Here are some big gifts and take away lessons that I am sifting through, and I share in the hopes that they help you too in taking charge of your own well-being.
Yoga is a practice of action and reflection. It’s not always about more.
For one, it requires a great deal of trust in your body (that it can and does heal) and in others (for me, my surgical team). The more intimate a relationship you have with your body, and the more time you have put into caring for it, the greater your ability to trust your strength and innate healing process.
Also, you must have an inner fire to fuel the discipline of practice, to put in the sweat!
Tapasya is the fine art of self-discipline. It’s derived from the Sanskrit root word “tapa”, meaning heat or energy. It refers to undertaking personal effort and practice for purification of the body and mind. It is a process by which you become more seasoned and more mature.
And, just like our health, no one can put in the time for us. We cannot pay for discipline or health. Both involve time and effort.
The Bhagavad Gita teaches us of three types of tapas, or tapasya.
~Tapasya of the body ~ Tapasya of the mind ~Tapasya of speech ~
This process of tapasya is akin to firing precious metals. The more you heat them, the more pure they become. The more we temper the body and mind through practices, the more clear we become.
The truth is your body has an innate ability to heal. It is designed to move toward health and away from disease, provided you give it the support it needs in terms of nutrition, physical movement, exposure to sunlight, and other health strategies that help you mitigate stress and clear your mind.
Trauma and fear get trapped in the body. They can result in the physical body remaining in a frozen state. It takes courage, perseverance, patience, determination, practice, time, focus, and will power to heal yourself. It requires the discipline and deep meditation of tapasya.
My body’s intricate networking, as well as its innate healing powers were made evident to me through my surgery and recovery. I was required to slow down, pay attention, and be open to my daily practice becoming an act of stillness and reflection.
This required tapasya of the mind. Developing a mental attitude of tranquility in joy or pain, especially when you are in uncomfortable or unfamiliar territory. Trust that healing is not only possible but present in our lives.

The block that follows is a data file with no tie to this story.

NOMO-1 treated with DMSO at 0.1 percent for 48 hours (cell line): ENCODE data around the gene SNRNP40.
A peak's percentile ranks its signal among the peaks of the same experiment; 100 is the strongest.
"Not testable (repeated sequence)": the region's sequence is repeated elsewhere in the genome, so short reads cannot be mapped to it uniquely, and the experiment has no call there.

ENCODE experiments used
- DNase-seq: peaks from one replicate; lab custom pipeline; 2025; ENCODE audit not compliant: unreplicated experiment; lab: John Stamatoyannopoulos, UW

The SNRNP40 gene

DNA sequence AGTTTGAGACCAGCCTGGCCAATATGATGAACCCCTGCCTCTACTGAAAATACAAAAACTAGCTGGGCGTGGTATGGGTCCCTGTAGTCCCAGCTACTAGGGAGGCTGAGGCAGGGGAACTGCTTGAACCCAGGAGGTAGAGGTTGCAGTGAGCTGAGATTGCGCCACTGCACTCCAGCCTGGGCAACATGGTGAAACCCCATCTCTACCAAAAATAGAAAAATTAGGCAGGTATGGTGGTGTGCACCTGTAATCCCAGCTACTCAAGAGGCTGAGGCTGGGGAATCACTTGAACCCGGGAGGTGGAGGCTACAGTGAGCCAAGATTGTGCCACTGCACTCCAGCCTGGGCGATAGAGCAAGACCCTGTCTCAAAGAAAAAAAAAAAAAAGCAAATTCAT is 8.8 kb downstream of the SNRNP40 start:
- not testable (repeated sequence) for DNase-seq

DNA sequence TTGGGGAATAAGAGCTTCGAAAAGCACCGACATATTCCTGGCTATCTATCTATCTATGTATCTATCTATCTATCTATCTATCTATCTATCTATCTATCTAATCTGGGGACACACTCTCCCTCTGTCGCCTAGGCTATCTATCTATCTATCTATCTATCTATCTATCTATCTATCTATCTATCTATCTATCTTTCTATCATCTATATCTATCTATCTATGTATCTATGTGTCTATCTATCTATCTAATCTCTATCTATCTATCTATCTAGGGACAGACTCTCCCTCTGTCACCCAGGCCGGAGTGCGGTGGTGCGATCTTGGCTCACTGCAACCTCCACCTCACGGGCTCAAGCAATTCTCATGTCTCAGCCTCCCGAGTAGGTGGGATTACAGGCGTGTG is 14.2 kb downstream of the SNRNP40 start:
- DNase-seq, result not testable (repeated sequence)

Tapasya of speech is a great reminder to be mindful of what you ingest/take in, and what you speak/put out.
Closed mindedness and fear can be created by identifying only with others’ experiences in a way that stifles our own. We forget to trust ourselves. For me, I found doing little research and internet reading on my diagnosis helped me not overwhelm myself. And, while I have many healthcare professionals in my professional life, no one told me what to expect. This was a huge blessing because my healing process became my own, it wasn’t colored through others experiences. And it is nothing short of miraculous!
What, and how much, information are you ingesting? What are your sources? Are you making decisions based on personal experience? Are you speaking based on something you’ve read or heard, or are you sharing from your authentic experience? This is all tapasya of speech.
As we practice with action and reflection, we regulate our nervous systems.
In Bessel Van Der Kolk’s book, The Body Keeps the Score, he offers so much wisdom for moving through trauma. He breaks down the two main parts of the autonomic nervous system as the SNS – sympathetic nervous system – the accelerator, and the PNS – parasympathetic nervous system – the brake. Both need to be applied at different times to regulate our body’s energy flow and to manage our lives.
The Sympathetic Nervous System (SNS) prepares the body for stress-related activities. Dynamic yoga can help prepare our physical body for stress.
The Parasympathetic Nervous System (PNS) takes the reigns to repair ourselves when we intentionally slow down. It governs long term function, growth, repair, immunity, metabolism, and digestion. Restorative yoga is a way to trigger the PNS response.
This year I’ve needed to put the brakes on! Maybe you do too. We are not machines designed to run at full throttle all the time. Resting, restoring, sleeping, and reflecting are all vital to our overall health. Give yourself permission! Life is a marathon, not a sprint.
At whatever pace, even a snail’s pace, we must keep going!